BF: One of the things I noticed with my students was when they would go home and just speak their native language, they were really, really stunted. And another thing I noticed was that students that didn’t participate were the ones a lot more prone to depression and all those other issues that come with being far away from home. And I just think everywhere is a classroom, so if you’re going to be living here to participate, take part in everything and take advantage of this incredible experience that you’ve got. With our Gateway students, the majority are from mainland China, and so they get here and it’s the first time away from home for some of them. In the program they think, ‘Some of them speak my language; some of them are from my country.’ But again, they really assimilate themselves. It prevents them from achieving academically and really integrating into the community.

I started this program, and I wanted to make sure that they were getting exposure and engaging with everybody — community members, students, faculty, international staff, and the fully matriculated. … I just wanted them to be able to practice speaking English in a really casual setting. In class they’re constantly being told, ‘No, this is wrong, that’s wrong.’ They’re not an expert, so this gives them the opportunity to be the expert, to tell people, ‘Hey, this is my country. These are the things I enjoy doing.’ And they can do them comfortably, casually, and not have to worry if they’re using the past tense correctly.

TT: How did the first year of the program go?

BF: It was really successful. We had a few little hiccups here and there. We figured out a couple of things we’d never really expected to do, mainly how they communicate through email. Our Gateway students aren’t used to that, so that was definitely a difficult thing. But now they are prepared to answer their emails when they start Drexel as freshmen this year. Otherwise it’s truly been a lovely experience for everybody involved. We’re doing it again obviously this year. We’re still in the process of recruiting. We still need a few more people to join. We’ll have about 75 Gateway students this year.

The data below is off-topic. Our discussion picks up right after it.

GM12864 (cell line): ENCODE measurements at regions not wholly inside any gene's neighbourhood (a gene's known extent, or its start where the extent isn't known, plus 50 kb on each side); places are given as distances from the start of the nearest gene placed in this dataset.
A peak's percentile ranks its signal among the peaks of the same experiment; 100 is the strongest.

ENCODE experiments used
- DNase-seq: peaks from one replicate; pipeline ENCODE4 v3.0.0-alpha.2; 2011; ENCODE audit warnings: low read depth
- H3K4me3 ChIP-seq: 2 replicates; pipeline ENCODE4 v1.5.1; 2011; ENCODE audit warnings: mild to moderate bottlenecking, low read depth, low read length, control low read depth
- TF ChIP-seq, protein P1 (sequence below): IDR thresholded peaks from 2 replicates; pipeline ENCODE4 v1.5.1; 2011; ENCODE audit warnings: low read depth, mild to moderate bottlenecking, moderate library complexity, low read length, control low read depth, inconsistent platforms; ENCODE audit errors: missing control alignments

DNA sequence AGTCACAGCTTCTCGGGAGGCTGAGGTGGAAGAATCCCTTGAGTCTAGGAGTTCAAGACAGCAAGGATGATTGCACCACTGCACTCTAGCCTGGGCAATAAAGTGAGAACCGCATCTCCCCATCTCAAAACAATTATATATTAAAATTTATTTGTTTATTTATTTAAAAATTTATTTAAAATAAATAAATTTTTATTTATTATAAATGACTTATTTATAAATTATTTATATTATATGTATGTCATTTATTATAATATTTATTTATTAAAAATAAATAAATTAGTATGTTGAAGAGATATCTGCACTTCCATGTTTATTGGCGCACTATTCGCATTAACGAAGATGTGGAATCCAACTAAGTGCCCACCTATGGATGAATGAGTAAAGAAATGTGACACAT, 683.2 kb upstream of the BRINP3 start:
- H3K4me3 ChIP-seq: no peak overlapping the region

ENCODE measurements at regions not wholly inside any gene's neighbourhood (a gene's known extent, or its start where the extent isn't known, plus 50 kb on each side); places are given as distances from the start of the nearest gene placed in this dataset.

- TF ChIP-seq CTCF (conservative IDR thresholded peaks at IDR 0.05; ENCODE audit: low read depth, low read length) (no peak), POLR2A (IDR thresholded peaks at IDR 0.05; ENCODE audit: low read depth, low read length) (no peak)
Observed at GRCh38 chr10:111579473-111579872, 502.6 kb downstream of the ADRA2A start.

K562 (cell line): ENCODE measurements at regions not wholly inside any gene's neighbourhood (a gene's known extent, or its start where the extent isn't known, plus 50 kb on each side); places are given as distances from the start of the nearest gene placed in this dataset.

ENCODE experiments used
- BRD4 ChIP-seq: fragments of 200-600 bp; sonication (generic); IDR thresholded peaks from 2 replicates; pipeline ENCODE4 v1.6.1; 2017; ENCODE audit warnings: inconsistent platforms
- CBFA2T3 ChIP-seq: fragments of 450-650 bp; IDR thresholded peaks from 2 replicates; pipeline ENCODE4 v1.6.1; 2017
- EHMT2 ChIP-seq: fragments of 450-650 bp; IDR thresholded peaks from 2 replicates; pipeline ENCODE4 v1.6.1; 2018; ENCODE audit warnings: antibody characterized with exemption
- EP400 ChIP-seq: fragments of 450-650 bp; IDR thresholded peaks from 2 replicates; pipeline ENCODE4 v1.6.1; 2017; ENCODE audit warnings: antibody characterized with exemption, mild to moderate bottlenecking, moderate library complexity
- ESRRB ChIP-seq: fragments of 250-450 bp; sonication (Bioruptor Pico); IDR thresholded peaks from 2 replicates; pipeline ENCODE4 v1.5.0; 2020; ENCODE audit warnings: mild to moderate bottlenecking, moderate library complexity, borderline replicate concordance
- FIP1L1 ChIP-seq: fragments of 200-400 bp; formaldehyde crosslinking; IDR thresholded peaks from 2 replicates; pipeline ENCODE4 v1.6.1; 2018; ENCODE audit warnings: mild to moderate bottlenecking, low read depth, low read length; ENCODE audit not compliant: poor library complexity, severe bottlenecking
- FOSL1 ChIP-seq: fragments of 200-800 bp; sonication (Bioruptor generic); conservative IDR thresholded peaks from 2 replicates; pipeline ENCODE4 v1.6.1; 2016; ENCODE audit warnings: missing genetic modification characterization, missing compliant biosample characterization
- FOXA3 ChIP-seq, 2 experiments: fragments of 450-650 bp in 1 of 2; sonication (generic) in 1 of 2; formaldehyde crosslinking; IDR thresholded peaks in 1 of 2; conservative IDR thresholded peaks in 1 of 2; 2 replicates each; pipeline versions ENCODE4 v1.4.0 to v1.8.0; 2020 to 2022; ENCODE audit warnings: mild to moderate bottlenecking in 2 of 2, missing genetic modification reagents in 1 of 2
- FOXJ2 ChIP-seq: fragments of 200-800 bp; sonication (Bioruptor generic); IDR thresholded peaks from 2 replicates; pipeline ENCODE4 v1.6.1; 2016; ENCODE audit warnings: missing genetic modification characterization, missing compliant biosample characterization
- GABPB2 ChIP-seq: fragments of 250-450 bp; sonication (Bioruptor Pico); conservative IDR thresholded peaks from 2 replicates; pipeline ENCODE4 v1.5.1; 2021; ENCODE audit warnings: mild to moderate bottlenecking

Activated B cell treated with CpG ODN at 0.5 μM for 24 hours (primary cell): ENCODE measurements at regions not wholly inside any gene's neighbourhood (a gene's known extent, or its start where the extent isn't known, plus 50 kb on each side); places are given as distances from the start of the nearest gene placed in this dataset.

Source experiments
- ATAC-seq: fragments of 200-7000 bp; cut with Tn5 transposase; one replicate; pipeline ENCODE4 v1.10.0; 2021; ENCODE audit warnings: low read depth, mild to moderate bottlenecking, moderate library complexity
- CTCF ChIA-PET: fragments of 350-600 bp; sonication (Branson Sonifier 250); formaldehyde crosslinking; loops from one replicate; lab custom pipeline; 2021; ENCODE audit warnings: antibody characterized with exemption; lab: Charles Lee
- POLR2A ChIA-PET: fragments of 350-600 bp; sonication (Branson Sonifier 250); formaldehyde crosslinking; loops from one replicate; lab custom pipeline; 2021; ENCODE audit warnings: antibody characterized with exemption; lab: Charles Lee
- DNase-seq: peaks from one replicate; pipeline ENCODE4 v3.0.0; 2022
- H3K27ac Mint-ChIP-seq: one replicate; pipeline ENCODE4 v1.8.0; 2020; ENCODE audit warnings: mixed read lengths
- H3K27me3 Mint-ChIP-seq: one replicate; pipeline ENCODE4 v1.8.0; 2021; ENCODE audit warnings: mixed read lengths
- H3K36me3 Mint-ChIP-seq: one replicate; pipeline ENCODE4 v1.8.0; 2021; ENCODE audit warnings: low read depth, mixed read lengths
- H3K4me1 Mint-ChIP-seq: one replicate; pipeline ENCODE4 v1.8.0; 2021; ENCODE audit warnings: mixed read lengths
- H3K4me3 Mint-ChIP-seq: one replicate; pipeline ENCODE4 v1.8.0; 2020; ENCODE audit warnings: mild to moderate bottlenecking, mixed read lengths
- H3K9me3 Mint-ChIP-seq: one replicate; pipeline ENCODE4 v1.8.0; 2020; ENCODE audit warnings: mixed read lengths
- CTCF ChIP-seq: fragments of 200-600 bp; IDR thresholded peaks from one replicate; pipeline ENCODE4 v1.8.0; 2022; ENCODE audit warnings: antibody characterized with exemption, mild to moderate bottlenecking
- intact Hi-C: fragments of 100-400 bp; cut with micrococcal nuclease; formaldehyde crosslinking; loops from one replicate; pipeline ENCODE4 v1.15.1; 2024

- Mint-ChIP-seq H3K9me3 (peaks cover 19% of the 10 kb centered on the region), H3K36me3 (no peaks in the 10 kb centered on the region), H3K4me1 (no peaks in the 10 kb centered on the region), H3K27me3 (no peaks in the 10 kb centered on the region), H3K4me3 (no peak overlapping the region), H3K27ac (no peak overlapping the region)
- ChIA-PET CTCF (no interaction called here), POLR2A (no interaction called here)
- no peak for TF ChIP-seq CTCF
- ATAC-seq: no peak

TT: What feedback do you get from students who went through the program last year?

BF: A lot of the feedback is, ‘At first we were very, very shy, and it was a little awkward. But then I really did improve with my English skills, and I really have made friends and I’m going to continue being friends with these people, and they really helped me figure things out at first.’ So a lot of them said it was very, very helpful; they did achieve the goals they started out with. Some of them, because [Community Bridge] is mandatory, they were a little upset about that. But then they tell you in the next breath, ‘If it’s not mandatory, I’m not going to do it.’ So even the ones who didn’t like the mandatory aspect of it did well. ‘You know, it definitely helped me with my speaking ability, and it really helped me to understand why Americans do the things they do.’

TT: What are some goals you have for this coming year?

BF: I have the “caring-sharing” goal. All I want is for these students to have a support system. I want them to make friends, feel more at ease and just more prepared to start Drexel. To say, ‘I am comfortable navigating my way around the city. I’m not afraid of going certain places. I don’t want to just stay in my dorm. I want to go out and meet new people. I want to learn from other people.’ Those are just the goals that they have. I want them to feel more at ease, more comfortable. If they have some sort of issue, if they have some sort of problem, they have people they can go to and talk to about it.

Triangle Talks is a weekly column that highlights members of the Drexel community.